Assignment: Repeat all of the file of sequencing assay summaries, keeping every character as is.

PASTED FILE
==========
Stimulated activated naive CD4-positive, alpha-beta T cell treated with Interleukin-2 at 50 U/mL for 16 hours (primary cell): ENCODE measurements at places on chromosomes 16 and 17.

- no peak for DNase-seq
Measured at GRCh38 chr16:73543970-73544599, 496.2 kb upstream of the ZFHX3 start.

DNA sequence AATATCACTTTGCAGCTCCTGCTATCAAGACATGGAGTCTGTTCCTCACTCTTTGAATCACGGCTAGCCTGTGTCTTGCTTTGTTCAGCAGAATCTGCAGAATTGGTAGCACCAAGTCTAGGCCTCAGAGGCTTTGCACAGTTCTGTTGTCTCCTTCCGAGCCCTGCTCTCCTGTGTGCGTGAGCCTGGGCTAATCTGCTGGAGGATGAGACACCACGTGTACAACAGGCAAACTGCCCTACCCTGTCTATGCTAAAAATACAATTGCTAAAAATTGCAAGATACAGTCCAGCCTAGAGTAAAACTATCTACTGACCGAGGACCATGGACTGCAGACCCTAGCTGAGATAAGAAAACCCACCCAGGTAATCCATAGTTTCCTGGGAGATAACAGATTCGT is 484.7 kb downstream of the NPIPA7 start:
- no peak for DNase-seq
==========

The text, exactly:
Stimulated activated naive CD4-positive, alpha-beta T cell treated with Interleukin-2 at 50 U/mL for 16 hours (primary cell): ENCODE measurements at places on chromosomes 16 and 17.

- no peak for DNase-seq
Measured at GRCh38 chr16:73543970-73544599, 496.2 kb upstream of the ZFHX3 start.

DNA sequence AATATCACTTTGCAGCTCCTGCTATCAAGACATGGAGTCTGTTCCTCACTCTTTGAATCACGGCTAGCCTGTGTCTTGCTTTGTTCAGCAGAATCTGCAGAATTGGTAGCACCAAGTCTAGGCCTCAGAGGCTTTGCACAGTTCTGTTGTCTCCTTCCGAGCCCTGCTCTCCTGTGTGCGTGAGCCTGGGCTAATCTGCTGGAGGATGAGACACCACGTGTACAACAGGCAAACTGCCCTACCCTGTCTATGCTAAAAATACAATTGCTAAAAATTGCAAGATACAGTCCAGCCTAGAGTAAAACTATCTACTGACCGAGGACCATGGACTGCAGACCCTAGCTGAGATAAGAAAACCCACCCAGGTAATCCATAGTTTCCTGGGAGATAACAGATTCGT is 484.7 kb downstream of the NPIPA7 start:
- no peak for DNase-seq